We all have a place where we find magic. It might not always be in a place that makes sense, it may creep up on you, it may only reveal itself to you in its absence – but we’ve all found it.
I’ve found magic on my travels this summer. In the people I have fallen in love with, the places I have discovered, and the challenges I have overcome, something everlasting and pure and fizzy has bubbled under the surface of the everyday. I felt it in the air last night: in the brightness of fairy lights as they hung from trees, and in the furry skins of stuffed toy animals. I piled my bags into the taxi on my way to finding home, and I met a man who held a very different kind of magic.
The driver had a thick tongue that caught on the roof of his mouth as he spoke, and a lawn of midnight black hair wrapped around his lower skull. He gripped the steering wheel with an attentive hold, and would anxiously glance back to make sure I was comfortable, pointing out bottles of water and offering me gum.
Soon he began telling me stories about his past as a musician, his qualifications from Trinity College in England, his passion for the drums.
‘But I don’t play for the world anymore. I play for Jesus. I play for him.’
I am not a religious person. I don’t know if my faith would have a label, but if it did, it wouldn’t be Christian. I wouldn’t name a being called Jesus. I wouldn’t clasp my hands over rosary beads and mutter to the heavens.
But I am in awe of the faith that resides in those that do all of those things.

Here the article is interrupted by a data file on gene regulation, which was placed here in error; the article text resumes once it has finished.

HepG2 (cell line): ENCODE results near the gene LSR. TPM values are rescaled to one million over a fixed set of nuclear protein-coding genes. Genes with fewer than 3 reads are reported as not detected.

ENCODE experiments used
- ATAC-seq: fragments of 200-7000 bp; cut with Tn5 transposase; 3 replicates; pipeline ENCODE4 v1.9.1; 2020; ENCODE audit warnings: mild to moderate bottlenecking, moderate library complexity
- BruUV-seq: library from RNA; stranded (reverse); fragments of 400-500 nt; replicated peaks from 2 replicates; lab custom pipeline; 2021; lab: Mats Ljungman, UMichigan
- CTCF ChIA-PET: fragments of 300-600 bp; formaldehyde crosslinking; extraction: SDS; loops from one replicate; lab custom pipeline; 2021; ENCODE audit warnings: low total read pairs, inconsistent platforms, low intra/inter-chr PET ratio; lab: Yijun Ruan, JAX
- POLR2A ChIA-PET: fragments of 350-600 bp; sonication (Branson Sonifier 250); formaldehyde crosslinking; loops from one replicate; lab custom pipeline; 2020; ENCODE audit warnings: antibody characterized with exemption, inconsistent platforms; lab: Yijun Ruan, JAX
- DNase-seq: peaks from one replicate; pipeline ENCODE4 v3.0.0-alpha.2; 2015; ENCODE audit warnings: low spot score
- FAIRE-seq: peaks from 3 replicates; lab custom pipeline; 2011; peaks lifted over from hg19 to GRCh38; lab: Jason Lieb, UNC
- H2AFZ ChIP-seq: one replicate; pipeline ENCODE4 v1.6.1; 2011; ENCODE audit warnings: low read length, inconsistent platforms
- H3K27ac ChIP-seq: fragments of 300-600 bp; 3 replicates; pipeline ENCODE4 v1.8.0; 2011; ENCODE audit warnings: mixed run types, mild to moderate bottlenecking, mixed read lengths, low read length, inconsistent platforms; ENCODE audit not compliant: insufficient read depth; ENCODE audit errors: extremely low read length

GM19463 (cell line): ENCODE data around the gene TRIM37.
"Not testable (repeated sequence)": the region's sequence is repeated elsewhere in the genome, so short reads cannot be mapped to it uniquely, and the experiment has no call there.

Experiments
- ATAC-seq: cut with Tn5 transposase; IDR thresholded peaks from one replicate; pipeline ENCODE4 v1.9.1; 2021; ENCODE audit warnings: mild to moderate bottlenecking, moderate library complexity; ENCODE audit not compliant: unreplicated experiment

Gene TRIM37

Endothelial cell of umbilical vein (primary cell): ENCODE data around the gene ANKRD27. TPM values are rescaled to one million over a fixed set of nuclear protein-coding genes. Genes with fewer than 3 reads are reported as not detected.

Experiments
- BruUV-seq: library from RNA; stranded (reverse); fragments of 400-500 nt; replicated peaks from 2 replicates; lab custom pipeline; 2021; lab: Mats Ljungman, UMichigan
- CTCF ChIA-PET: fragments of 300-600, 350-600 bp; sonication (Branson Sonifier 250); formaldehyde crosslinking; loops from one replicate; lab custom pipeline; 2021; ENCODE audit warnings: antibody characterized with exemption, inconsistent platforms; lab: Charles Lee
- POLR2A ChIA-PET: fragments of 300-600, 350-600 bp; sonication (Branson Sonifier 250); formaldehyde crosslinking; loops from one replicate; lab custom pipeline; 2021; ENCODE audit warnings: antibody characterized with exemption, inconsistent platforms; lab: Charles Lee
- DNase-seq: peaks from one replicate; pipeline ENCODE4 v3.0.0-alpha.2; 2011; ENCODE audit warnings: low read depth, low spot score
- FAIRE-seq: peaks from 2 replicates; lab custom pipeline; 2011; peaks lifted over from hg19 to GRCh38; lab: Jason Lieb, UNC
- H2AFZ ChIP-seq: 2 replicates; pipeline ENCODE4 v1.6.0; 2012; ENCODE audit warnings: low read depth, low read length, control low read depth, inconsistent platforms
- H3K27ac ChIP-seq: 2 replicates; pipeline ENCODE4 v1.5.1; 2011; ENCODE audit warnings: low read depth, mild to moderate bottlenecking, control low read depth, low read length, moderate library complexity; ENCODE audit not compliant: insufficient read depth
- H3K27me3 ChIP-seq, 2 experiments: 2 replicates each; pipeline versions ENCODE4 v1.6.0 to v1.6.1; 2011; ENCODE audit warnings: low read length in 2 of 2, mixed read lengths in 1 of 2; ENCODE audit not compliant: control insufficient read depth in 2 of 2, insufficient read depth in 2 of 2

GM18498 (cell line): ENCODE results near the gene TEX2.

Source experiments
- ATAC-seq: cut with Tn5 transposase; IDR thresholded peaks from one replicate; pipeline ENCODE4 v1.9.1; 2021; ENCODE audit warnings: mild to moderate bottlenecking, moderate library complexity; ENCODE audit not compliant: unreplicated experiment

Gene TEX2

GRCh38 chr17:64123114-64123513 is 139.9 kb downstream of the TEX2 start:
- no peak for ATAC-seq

I asked this man why he stopped playing for the world, asked him why the world doesn’t deserve his music any more.
‘Ten years ago, my life did a 180. I was a bad man, doing bad things. I drank too much alcohol, and I smoked – oh I smoked 80 cigarettes a day. Soon, everyone hated me. My wife, my children… they only stayed because I had money.
Then one day, during a rehearsal, I fell down with a heart-attack. For two days I lay in a coma, and while I was unconscious I had a vision. It was Jesus. He came to me and said ‘I want you. Come to me.’ When I woke up, I told my doctors and my family. My wife was always religious and she cried on my face. They ran tests and found no nicotine in my blood, no alcohol. I don’t care what scientists call it, I call that a miracle. Jesus brought me back and gave me new blood.
‘Every day since, I play in the Church. I serve. I don’t play for the world any more, but I do serve it. I make sure people like you get home safe at night, and I play them my music, and I tell them about God.’
So it was at midnight last night that I found a new blossom of magic on the freeway to home. I saw this man and I felt that buzzing feeling when he spoke. Something extraordinary was thrumming behind his words; that something that I had felt earlier in the lights hanging in the air. Like me, that man knew magic existed.
And like me, he was going to hang on to it as hard as he could.